6. Tetsuya Naito vs. Kota Ibushi for the IWGP Heavyweight Championship and IWGP Intercontinental Championship. Romero said that the ringside doctor would be watching closely “because these two psychopaths” would have a battle. Ibushi performed a huracanrana just before 5:00 that sent Naito to ringside. Ibushi set up for a move, but Naito returned to the ring and swept his legs.
Both men ended up back at ringside. Naito tripped Ibushi on the apron, then performed a suplex on the ramp. Ibushi eventually returned to the ring to beat the referee’s count. Later, Naito performed a neckbreaker at ringside. Naito placed Ibushi over the apron and performed another neckbreaker. Naito took Ibushi back inside the ring and used another neckbreaker, then applied a Full Nelson style move with his legs at 13:30.
Ibushi came back with a power slam and then went for a moonsault, but Naito avoided it and performed another submission hold with his legs around the face and neck of Ibushi, who reached the ropes with his foot to break it. Ibushi threw forearms, which Naito no-sold with a smile and then knocked Ibushi down. Naito performed Gloria for a two count.
Ibushi caught Naito on the ropes and ended up performing a Pele style kick. Both men ended up on the apron. Ibushi went for a piledriver. Naito blocked the move and then backdropped Ibushi, who came right back with a huracanrana to the floor. Naito came up holding his left knee at 20:40. Naito beat the referee’s count by returning to the ring at nineteen.
A short time later, Naito performed a Poison Rana that pulled Ibushi from the ropes. Ibushi bounced right back with a couple of big kicks. Naito avoided the Kamigoye and countered into Destino for a near fall. Naito went for another Destino, but Ibushi countered into a leaping tombstone piledriver. Ibushi took control and hit a Kamigoye for a near fall. Ibushi acted stunned that it didn’t get him the win.
Ibushi went to the top and went for a move, but Naito moved. Naito performed Destino for a close near fall. Naito went for a Destino, but Ibushi blocked it. Naito threw some elbows. Ibushi knocked him down with a kick. Ibushi connected with another Kamigoye and got a close near fall. Ibushi once again acted shocked that he didn’t get the pin. Ibushi lowered his kneepad.
Naito caught Ibushi with a kick and a ended up going for Destino, but Ibushi caught him. Ibushi blasted Naito with a pair of Kamigoye knee strikes and pinned him clean.
Kota Ibushi defeated Tetsuya Naito in 31:20 to win the IWGP Heavyweight Championship and IWGP Intercontinental Championship.
Afterward, both men laid side by side on the mat. Ibushi sat up and tried to cover Naito. The referee informed him that he already won and then raised his hand. Naito got to his feet and took the title belts away from the referee. Naito ended up presenting the belts to Ibushi and then left the ring.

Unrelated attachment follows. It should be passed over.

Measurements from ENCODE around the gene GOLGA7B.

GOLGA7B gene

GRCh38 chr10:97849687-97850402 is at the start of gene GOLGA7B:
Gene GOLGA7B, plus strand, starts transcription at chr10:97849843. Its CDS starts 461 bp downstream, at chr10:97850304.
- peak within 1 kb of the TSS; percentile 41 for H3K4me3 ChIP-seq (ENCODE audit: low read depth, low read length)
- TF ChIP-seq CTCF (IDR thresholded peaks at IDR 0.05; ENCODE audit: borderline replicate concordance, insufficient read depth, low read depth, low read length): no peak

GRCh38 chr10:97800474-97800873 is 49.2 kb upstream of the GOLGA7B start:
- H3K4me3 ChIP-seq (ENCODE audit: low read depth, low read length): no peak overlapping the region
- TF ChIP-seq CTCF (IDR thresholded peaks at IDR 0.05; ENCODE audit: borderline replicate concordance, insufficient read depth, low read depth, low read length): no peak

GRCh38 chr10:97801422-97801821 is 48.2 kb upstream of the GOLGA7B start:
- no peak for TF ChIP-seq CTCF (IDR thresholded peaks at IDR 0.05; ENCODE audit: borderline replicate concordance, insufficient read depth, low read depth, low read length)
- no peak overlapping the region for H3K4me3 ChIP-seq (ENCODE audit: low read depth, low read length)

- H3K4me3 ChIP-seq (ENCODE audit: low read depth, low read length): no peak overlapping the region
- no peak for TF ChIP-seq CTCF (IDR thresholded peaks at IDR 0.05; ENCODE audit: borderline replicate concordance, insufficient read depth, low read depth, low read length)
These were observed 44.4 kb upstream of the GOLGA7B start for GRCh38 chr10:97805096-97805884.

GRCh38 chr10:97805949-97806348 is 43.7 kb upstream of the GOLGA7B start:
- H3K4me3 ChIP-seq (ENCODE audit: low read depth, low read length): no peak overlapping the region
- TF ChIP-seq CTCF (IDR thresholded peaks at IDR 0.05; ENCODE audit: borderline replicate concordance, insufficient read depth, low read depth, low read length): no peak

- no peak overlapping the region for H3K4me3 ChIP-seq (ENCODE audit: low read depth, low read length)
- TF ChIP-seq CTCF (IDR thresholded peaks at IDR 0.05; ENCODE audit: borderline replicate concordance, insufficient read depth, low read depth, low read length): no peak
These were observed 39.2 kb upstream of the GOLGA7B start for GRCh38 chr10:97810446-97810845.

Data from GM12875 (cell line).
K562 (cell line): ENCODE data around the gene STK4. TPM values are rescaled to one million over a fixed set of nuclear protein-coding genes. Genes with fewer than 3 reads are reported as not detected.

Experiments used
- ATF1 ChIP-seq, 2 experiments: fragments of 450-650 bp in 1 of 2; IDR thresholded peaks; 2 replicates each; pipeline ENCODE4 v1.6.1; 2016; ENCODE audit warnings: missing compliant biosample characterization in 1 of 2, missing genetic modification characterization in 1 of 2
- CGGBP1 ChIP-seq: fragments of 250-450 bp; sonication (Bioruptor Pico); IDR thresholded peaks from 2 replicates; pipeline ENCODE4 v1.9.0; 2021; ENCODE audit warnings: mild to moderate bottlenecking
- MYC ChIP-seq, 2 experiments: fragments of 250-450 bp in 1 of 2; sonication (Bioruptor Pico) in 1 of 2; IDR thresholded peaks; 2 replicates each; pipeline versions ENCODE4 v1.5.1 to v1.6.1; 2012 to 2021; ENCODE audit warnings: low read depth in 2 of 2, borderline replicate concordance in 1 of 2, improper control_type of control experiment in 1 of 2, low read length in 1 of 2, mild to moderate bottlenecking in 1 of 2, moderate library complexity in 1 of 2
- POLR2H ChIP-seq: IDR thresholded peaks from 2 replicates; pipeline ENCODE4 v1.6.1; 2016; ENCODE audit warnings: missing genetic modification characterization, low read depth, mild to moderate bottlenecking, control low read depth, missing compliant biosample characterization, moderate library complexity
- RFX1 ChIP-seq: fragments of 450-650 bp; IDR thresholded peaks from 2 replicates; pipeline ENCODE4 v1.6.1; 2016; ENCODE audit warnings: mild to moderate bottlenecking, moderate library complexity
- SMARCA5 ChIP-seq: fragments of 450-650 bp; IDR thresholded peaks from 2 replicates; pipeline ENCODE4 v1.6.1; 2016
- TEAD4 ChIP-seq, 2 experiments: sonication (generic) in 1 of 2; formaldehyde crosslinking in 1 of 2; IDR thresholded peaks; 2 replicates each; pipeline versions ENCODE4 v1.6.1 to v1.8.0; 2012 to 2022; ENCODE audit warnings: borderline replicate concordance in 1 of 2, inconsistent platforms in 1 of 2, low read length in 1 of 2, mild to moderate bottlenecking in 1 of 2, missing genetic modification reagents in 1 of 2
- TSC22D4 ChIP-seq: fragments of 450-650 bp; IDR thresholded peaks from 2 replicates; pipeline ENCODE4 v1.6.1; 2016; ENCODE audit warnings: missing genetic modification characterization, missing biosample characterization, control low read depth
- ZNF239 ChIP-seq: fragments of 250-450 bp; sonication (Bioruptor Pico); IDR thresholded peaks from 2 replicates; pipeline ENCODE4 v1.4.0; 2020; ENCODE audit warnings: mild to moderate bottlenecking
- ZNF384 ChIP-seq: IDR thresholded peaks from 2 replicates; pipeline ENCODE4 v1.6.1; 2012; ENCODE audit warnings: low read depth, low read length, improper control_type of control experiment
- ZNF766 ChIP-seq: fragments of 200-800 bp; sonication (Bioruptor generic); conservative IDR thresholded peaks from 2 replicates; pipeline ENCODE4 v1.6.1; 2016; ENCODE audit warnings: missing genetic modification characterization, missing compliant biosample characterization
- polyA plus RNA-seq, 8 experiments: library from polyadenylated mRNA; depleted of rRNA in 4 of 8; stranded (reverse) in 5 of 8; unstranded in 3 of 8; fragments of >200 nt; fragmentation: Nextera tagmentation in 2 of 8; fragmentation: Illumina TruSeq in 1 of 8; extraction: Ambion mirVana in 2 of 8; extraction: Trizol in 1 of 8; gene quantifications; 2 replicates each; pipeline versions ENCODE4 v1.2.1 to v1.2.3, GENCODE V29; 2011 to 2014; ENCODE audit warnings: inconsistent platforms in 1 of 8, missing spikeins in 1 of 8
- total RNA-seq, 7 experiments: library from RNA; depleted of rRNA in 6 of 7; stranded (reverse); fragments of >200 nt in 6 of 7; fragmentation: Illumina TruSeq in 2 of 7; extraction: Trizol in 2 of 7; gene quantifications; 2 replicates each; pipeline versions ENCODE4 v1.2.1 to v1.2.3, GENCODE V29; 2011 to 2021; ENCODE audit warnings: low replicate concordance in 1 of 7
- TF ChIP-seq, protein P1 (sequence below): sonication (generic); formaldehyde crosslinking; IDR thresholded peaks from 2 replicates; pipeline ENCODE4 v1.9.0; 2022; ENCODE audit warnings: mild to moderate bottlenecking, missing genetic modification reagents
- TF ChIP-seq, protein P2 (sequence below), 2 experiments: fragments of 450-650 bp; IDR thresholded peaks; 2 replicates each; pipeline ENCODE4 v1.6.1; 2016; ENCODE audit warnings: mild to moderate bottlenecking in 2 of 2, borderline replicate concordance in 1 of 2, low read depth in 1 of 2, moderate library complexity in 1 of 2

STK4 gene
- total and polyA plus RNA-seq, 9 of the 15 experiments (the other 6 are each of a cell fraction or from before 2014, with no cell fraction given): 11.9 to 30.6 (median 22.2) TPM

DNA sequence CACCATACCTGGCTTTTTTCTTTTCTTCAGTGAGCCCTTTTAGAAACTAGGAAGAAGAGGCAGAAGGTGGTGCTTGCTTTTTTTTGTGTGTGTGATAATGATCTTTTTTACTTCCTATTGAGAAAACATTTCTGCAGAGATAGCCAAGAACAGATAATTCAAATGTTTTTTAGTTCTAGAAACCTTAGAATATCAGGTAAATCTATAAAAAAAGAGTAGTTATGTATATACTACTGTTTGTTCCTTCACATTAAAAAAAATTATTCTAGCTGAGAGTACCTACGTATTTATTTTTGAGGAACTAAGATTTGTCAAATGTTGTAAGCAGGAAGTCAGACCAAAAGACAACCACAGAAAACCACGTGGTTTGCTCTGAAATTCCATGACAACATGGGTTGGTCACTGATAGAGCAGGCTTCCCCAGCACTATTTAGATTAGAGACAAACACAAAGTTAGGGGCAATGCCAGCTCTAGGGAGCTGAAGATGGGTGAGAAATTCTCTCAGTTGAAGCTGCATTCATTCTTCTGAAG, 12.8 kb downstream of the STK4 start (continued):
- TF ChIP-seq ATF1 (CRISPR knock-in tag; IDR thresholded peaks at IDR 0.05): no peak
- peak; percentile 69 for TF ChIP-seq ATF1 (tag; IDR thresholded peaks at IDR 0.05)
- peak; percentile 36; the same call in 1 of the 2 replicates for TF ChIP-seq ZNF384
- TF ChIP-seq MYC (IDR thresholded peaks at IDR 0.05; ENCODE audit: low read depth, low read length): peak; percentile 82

Ibushi celebrated with the title belts. Jay White and Gedo walked to the ring. White brought his right to challenge briefcase with him. White entered the ring and mockingly congratulated Ibushi. He asked if they could get him some ice because he’s probably sore after that battle. White said everyone knows that Ibushi isn’t the real champion.
White told Ibushi to enjoy the moment because it would only last for one night. White said he would take everything from Ibushi and expose him for the fraud that he is. White said whenever Ibushi reaches for the heights he’s always wanted to be at, he would always be there to pull him down. White said Ibushi would play a vital role when he wins both titles. White told Ibushi to enjoy it, then left the ring.
Ibushi spoke in Japanese and celebrated with his title belts before walking to the stage. Kelly spoke about how special it was to be back at ringside and said it was a step forward (pandemic). Kelly said every day is a gift. Pyro shot off while Ibushi stood on the stage and then he headed to the back.
Powell’s POV: A terrific main event with some awesome near falls. Excellent drama. I didn’t have a strong feeling regarding the outcome, so I was buying into the big near falls. I loved the post match scene with Ibushi acting like he didn’t realize that he’d won the match. They can lean into how weary and potentially injured (from a storyline perspective) Ibushi is on night two when he defends the title against White.
Overall, the last two matches absolutely made the show. The undercard wasn’t bad, but it didn’t feel truly special. Let me know what you thought of night one by voting for the best match and grading the overall show below. Stop back on Tuesday morning for my live review of night two. In the meantime, get some sleep.